So I moved back to Wisconsin. Having a long term boyfriend who issued an ultimatum about how he was leaving Atlanta to go back to Wisconsin had nothing to do with this decision. (I told you, I can lie worth a shit.) I moved to Milwaukee, where I lived for three years. I started work for the Wisconsin Chapter of a national non-profit you’ve heard of but that I can’t name, because I still have friends who work there (ok fine, I have one friend who still works there) and aside from two wonderful ladies, one being my boss and partner in crime, I hated it. The day I got laid off in 2009 when the economy took a shit was the best day of my life.

In late 2008, my ex-Uncle committed suicide, and I took the news like a lead anchor in the ocean. Everything spiraled out of control. I was already unhappy about being uprooted from my very happy life in Atlanta, and I was bitter than my then-boyfriend had made me come “home.” (I use the term “home” loosely. Milwaukee never felt like home, it felt like a lay-over.) I began to think of new and creative ways to get away from all of the pain I was in emotionally. I got a kitten. I can say without a shred of sarcasm that she saved my life. I had someone who needed me.

I also found a therapist, because I had begun to truly scare myself.

My moods would go from perfectly fine to out of control within seconds, and without warning. I could pick a fight over ANYTHING, simply because I was bored. Nothing felt good enough. I was never happy. I forgot what happy felt like. I was drowning.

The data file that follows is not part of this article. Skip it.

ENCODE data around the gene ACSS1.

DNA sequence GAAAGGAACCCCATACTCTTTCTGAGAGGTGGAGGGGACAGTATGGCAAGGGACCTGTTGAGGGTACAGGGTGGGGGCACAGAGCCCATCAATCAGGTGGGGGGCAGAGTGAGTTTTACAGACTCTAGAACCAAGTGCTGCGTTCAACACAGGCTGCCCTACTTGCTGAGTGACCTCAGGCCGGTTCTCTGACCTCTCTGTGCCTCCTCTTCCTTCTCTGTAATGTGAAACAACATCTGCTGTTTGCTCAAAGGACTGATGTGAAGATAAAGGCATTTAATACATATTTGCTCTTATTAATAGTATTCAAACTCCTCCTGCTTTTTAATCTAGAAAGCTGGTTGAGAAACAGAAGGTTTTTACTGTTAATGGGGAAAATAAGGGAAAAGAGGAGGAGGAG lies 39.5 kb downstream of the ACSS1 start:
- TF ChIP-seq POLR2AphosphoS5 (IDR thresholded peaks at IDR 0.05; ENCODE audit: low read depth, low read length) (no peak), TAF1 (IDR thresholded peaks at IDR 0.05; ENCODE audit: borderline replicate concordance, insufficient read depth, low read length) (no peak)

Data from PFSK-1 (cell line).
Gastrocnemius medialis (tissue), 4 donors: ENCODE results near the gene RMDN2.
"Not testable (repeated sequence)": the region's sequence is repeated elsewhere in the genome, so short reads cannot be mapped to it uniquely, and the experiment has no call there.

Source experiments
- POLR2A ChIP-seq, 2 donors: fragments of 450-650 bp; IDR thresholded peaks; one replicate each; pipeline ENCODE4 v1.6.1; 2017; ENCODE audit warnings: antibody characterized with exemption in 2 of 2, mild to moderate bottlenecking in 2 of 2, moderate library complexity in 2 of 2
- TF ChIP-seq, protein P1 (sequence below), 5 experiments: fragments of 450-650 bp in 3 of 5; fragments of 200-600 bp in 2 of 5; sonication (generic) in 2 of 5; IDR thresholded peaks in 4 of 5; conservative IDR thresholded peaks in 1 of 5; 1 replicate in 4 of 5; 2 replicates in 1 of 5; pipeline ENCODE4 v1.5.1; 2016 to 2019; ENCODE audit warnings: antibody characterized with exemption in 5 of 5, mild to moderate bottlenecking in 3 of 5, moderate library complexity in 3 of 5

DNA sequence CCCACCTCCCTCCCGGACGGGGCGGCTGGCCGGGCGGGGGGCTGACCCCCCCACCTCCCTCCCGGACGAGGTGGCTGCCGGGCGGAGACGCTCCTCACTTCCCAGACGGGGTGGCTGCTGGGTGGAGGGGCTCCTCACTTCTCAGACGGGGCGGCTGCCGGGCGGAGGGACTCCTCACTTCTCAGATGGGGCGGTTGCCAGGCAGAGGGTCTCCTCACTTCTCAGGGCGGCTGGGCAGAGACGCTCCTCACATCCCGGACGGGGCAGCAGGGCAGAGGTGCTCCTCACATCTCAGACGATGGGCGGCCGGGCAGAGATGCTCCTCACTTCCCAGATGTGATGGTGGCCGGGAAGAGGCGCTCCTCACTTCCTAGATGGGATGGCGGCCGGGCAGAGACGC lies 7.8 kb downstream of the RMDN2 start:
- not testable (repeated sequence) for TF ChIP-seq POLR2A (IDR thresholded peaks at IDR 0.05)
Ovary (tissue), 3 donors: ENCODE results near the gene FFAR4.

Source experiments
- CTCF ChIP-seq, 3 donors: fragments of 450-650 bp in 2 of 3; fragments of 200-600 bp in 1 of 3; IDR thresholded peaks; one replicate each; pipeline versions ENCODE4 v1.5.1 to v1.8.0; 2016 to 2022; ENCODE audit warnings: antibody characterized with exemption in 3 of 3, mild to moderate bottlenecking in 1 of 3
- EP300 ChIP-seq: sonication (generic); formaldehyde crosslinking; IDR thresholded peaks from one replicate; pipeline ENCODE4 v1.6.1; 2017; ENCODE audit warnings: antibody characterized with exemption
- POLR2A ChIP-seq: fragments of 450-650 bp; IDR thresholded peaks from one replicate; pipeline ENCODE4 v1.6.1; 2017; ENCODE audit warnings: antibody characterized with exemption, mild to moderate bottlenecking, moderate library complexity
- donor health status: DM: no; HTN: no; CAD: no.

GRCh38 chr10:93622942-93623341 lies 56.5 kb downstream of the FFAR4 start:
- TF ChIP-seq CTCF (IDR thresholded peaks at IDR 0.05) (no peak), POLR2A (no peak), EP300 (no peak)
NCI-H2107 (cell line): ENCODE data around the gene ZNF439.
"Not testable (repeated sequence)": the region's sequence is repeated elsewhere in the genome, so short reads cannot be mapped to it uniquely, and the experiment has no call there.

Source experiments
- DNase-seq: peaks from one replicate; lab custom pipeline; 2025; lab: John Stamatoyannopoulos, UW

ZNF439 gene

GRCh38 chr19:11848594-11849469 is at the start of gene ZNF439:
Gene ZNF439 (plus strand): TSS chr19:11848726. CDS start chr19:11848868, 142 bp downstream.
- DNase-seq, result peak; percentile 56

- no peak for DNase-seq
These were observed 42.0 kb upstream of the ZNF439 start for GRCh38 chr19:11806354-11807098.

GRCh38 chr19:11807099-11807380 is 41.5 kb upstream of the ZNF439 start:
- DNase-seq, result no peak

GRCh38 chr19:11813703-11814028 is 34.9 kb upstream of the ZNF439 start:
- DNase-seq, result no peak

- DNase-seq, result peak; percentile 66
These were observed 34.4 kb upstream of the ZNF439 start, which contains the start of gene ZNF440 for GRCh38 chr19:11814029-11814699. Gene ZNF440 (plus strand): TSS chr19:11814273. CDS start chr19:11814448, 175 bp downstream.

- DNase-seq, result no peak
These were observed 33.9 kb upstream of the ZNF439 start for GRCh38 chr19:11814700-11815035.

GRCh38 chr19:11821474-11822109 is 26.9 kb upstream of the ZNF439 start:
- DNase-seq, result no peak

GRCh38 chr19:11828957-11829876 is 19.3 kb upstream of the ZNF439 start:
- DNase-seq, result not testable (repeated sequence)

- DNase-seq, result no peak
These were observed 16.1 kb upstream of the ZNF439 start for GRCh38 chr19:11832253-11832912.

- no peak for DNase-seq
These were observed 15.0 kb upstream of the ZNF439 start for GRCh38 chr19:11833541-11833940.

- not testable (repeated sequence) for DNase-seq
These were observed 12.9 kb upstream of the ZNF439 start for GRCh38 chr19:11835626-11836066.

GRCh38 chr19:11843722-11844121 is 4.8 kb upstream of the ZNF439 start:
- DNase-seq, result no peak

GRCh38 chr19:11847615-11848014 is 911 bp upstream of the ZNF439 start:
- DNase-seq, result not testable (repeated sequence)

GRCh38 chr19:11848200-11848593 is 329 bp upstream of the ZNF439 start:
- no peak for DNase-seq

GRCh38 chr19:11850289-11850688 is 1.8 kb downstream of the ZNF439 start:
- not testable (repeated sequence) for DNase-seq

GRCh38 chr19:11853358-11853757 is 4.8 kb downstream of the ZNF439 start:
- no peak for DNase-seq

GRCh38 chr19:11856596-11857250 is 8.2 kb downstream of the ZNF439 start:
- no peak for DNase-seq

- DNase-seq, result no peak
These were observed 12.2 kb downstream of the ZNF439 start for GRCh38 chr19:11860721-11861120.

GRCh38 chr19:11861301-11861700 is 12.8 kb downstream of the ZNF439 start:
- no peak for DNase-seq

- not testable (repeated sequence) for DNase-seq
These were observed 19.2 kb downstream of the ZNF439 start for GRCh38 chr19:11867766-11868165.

My doctor put me on an antidepressant/anti-anxiety medication that at the time was fairly new. It’s called Lexapro. The first week, I felt like my tounge was too big for my mouth, that my throat was closing up and I couldn’t breath. HOW COULD THIS POSSIBLY MAKE ME LESS ANXIOUS? I FEEL LIKE I’M GOING TO DIE.

Two weeks after I started taking it, the sky was finally blue again. I was able to leave the house on days I never would’ve been able to before.

We moved several months before I lost my job, into a house that my then-boyfriend bought. I got another kitten. Life was ducky.

Then I got laid off, and my boyfriend and I broke up. All within a span of two weeks. Hey, when something in my life gets fucked up, I do it big.

I continued to live with my ex in the house I considered partially mine from September to January. If I didn’t find a job, I was going to have to move home and live with my Dad. For those 4 months, I think I was completely numb emotionally. I didn’t care to deal with the feelings… so I didn’t. I slept a lot. My anti-depressant dosage was upped. It didn’t make much difference. I was always tired. If I wasn’t asleep, I was either on the couch watching tv (my TV drug of choice was Law & Order SVU, because no one on that show got a happily ever after, either) or I was drinking.